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rootwait and rootdelay are used in situations when the filesystem is not immediately available, for example if it's detected asynchroneously or mounted via usb. The thing is, it should be obvious based on the root bootarg if that's the case or not, so why can't the kernel realize automatically that it needs to wait for the filesystem to appear? Are there some technical constraints preventing this automatization from being implemented?

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    I think the kernel does wait for the filesystem to appear. The issue is that it cannot be mounted as soon as it appears, because the driver needs some time to initialize even after reading the partition table. – vikraman Mar 7 '13 at 14:09
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    Why is it obvious on the root bootarg? How do you know that /dev/sda1 is a usb device and you have wait for a while or that /dev/sda1 is on a scsi system which has to scan? – Ulrich Dangel Mar 7 '13 at 14:22
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    On a Raspberry Pi, if you don't wait, you may not be able to mount root; this is because the device may not be fast enough to initialize the slow card in time. – Tamara Wijsman Apr 7 '13 at 9:05
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Sometimes the OS can't distinguish a peripheral that's slow to respond from a peripheral that's not there or completely hosed. The most obvious example is a root filesystem coming from the network (TFTP, NFS) where a slow network link or an overloaded server are difficult to distinguish from a severed network link or a crashed server. A timeout tells the kernel when to give up.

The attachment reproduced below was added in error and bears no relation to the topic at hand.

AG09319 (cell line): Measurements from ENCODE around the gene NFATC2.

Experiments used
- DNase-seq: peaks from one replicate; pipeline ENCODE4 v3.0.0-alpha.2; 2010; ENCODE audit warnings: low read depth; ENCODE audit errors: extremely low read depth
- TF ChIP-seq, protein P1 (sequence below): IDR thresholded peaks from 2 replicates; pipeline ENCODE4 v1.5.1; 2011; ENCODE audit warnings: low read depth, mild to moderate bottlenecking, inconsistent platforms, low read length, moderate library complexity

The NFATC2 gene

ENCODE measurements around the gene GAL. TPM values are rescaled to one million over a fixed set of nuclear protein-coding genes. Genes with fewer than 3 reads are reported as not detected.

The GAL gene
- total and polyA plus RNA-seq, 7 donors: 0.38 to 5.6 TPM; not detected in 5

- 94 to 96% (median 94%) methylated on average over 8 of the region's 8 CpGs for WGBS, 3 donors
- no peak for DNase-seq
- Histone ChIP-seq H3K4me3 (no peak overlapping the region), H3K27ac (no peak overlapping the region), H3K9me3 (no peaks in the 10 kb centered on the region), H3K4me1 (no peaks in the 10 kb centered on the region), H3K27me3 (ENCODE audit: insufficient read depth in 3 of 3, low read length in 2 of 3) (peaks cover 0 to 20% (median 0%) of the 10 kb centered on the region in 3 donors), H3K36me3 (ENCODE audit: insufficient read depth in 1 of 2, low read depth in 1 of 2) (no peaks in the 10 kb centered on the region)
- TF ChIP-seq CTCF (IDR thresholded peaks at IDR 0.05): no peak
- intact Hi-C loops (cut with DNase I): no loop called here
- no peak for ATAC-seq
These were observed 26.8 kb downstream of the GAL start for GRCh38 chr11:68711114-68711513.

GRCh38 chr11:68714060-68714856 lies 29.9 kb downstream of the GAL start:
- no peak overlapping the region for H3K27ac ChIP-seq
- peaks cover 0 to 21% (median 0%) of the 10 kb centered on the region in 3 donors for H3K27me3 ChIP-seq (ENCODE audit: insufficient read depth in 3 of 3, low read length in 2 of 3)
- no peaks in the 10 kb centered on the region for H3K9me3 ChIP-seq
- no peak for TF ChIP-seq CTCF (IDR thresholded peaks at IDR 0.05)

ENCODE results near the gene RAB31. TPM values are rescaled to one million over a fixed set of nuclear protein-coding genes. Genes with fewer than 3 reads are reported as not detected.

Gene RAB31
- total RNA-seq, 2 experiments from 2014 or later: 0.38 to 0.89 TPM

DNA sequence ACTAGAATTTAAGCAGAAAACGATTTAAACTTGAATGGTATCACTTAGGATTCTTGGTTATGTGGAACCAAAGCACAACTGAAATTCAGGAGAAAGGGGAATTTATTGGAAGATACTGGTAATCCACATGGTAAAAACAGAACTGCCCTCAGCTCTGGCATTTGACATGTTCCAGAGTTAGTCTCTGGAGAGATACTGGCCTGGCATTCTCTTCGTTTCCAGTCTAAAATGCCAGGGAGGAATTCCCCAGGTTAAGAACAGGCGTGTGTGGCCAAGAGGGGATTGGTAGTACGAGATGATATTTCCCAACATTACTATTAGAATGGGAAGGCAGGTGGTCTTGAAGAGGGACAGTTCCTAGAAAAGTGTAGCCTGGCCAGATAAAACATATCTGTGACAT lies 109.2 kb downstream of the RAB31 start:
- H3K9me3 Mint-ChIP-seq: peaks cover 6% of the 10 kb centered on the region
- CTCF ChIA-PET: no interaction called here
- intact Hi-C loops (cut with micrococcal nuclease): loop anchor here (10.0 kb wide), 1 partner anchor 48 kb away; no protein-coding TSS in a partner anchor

This can also happen with disks that are slow to spin up, RAID arrays that need to be verified and so on. rootdelay instructs the kernel not to give up immediately if the device isn't available. The kernel can't know whether a SCSI drive is a local disk or some kind of RAID bay.

rootwait is provided to wait indefinitely. It's not always desirable, for example a system may want to fall back to a different root filesystem if the normal one takes too long to respond.

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Sorry for reopening such an old question, but I was recently researching this myself and I came across this post.

From what I could find, what rootdelay truly does is to delay the start of the kernel for the specified time in order to let the kernel find the rootfs in slower devices. Therefore, if you for example set rootdelay=10, your system will wait 10 seconds before trying to start the kernel regardless of whether the rootfs has been found or not.

On the other hand, rootwait (as @Gilles pointed out) simply waits indefinitely for your rootfs to be available and then starts the kernel.

All in all, if you had a system that takes 5 seconds to find the rootfs and you have it set up like rootdelay=10 rootwait, it will wait 10 seconds and then start it immediately. If the system were to take 15 seconds to find the rootfs, then rootdelay=10 will force the first 10 seconds of wait, and then rootwait will take care of the last 5 seconds needed. Finally, in this last case, if you hadn't set rootwait, the system will fail to boot after 10 seconds since it wouldn't be able to find the rootfs.

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